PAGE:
const TypeEnforcement = require('type-enforcement');
     
    const te = new TypeEnforcement({
      '#example()': {
        foo: Number,
        bar: Array
      }
    });
     
    function example(foo = 0, bar = []) {
      const err = te.validate('#example()', {
        foo,
        bar
      });
     
      if (err) {
        throw err;
      }
    }
     
    example(); // undefined

    This only replaces undefined values with defaults, which is sane. The skip option allows you to check only part of the document, for example:

    const TypeEnforcement = require('type-enforcement');
     
    const te = new TypeEnforcement({
      '#example()': {
        foo: Number,
        bar: Array
      }
    });
     
    function example(foo, bar) {
      const err = te.validate('#example()', { foo }, { skip: true });
                                              // ↑ 'bar' field is omitted
      if (err) {
        throw err;
      }
    }
     
    example('1'); // throw Error: Invalid value 'foo' in order '#example()'. Expected Number
    example(1); // undefined

    In the example above, the bar field is omitted.

    te.normalise(order, values)

    • order <String>
    • values <Object> An object is an enumeration of the rules of the form field: value, wherefield is the name of the value being validate, described in shema.
    • returns: <Object>

    To normalize primitive types, properties of object analogs Primitive(value) are used and a primitive. For other objects, an instance is created with the given value transferred to the constructor.prototype, namely: new Class(value). The following example demonstrates the usefulness of te.normalise(order, values) when using internetwork interoperability of applications.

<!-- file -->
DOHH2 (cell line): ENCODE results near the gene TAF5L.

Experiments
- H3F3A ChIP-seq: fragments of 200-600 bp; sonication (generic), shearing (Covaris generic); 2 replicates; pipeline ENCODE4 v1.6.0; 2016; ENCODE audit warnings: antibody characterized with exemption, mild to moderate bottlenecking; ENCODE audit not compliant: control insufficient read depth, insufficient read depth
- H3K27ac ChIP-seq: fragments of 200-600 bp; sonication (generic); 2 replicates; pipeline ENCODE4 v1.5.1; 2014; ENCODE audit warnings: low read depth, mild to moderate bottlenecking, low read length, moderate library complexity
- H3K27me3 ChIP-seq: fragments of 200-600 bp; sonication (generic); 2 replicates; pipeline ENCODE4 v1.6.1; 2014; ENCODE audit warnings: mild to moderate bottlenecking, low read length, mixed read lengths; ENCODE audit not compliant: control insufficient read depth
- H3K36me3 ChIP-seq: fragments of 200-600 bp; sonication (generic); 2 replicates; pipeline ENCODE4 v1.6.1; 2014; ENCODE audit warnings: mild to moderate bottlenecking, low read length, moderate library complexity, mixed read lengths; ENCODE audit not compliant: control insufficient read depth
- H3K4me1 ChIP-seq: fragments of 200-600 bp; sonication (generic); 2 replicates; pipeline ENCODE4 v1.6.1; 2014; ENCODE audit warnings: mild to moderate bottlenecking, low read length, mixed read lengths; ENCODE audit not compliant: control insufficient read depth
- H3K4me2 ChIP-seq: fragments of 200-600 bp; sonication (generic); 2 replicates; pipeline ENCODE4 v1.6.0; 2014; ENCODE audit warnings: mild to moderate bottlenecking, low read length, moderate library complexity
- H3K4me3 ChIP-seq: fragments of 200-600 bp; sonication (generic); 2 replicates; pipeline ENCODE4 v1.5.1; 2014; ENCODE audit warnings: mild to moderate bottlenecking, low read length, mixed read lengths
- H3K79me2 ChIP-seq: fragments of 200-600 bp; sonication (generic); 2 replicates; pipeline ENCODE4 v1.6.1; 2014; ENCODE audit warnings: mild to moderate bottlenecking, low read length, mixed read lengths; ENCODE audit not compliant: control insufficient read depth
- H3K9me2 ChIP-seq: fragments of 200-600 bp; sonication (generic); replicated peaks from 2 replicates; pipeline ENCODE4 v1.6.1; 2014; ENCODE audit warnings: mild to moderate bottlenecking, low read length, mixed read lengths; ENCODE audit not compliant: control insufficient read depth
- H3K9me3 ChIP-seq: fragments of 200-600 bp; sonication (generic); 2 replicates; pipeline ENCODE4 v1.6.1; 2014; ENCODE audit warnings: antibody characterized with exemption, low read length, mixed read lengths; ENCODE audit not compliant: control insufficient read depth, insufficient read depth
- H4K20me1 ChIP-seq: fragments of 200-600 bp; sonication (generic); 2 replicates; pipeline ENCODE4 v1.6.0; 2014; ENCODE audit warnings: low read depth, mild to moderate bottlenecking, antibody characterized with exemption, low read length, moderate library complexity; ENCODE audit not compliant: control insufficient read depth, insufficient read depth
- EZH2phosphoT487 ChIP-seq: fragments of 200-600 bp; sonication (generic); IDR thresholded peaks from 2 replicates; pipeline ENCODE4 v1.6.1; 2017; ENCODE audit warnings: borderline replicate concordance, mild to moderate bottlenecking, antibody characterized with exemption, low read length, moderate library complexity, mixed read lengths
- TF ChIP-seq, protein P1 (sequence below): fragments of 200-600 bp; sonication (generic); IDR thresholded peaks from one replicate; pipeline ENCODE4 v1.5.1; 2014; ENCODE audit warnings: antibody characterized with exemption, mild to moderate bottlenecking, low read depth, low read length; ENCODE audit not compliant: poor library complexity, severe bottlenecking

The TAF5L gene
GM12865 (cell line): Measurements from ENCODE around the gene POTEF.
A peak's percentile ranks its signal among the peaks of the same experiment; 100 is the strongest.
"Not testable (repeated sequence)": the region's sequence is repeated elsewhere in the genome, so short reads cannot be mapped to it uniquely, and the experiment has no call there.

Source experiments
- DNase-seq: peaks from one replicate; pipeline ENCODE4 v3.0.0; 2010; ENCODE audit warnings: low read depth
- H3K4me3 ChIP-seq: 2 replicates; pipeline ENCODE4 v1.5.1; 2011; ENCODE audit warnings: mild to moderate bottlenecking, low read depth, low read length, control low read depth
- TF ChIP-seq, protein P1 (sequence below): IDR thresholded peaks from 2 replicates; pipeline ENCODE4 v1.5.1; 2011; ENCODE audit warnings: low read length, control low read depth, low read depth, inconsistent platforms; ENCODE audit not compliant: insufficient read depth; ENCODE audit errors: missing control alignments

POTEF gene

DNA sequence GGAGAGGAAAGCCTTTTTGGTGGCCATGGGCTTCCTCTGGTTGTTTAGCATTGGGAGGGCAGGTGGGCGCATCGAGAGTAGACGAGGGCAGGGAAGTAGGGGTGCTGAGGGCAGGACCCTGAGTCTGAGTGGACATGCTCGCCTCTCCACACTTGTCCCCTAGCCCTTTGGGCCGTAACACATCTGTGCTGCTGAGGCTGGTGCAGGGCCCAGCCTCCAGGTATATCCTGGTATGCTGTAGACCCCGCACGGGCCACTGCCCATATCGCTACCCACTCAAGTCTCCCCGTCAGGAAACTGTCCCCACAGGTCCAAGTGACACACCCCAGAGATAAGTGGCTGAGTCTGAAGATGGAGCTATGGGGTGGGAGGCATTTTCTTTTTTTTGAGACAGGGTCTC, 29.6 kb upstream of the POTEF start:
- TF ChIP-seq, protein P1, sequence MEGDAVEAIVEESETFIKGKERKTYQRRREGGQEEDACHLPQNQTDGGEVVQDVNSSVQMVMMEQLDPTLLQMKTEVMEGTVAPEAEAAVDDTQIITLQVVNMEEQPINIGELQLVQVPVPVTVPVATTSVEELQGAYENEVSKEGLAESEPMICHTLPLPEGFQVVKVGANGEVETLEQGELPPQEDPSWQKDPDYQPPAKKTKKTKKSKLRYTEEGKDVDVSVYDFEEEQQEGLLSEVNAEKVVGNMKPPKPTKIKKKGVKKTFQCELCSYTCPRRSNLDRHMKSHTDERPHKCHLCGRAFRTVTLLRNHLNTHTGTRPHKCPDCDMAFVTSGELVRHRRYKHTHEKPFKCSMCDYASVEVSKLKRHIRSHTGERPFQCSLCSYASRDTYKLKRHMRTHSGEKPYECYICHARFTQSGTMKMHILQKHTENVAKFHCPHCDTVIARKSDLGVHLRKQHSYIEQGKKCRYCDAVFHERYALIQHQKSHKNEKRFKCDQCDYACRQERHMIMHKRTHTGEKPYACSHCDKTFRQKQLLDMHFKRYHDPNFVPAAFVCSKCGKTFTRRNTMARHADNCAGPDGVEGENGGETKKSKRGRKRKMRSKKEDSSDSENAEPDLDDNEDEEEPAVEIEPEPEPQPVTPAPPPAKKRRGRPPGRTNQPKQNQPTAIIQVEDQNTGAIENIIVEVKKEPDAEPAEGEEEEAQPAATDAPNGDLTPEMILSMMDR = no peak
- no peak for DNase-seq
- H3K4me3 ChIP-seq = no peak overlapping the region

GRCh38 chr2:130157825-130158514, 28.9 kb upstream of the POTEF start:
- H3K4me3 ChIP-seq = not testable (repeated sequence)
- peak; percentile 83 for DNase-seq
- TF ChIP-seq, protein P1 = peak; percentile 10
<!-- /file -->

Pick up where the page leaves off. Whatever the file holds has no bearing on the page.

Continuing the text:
const values = {
      boo: true,
      now: new Date()
    };
     
    const pack = JSON.stringify(values);
    // '{"boo":true,"now":"2018-09-26T10:38:08.033Z"}'
    //                    ^^^
    //                    this is a string type
     
    // ================ interworking ================
     
    const TypeEnforcement = require('type-enforcement');
     
    // Declaring rules
    const te = new TypeEnforcement({
      example: {
        boo: Boolean,
        now: Date
      }
    });
     
    const json = JSON.parse(pack);
    // {boo: true, now: "2018-09-26T10:38:08.033Z"}
    //                    ^^^
    //                    it's still a string type
     
    const doc = te.normalise('example', json);
    // { boo: true, now: 2018-09-26T10:35:41.345Z }
    //                    ^^^
    //                    this date type
     
    console.log(doc);

    The undefined is a property of the global object; i.e., it is a variable in global scope. The initial value of undefined is the primitive value undefined. Note the following example:

    Number(undefined); // NaN
    Number(); // 0

    In the author's opinion, such behavior is useful. The following example will demonstrate this behavior.

    const TypeEnforcement = require('type-enforcement');
     
    const te = new TypeEnforcement({
      example: {
        foo: Number,
        bar: String
      }
    });
     
    const values = te.normalise(example, {
      foo: undefined,
      bar: undefined
    });
     
    console.log(values); // { foo: 0, bar: '' }

    Install

    npm i type-enforcement

    DownloadsWeekly Downloads

    31

    Version

    1.0.18

    License

    MIT

    Unpacked Size

    14.9 kB

    Total Files

    4

    Last publish

    Collaborators

    • woodger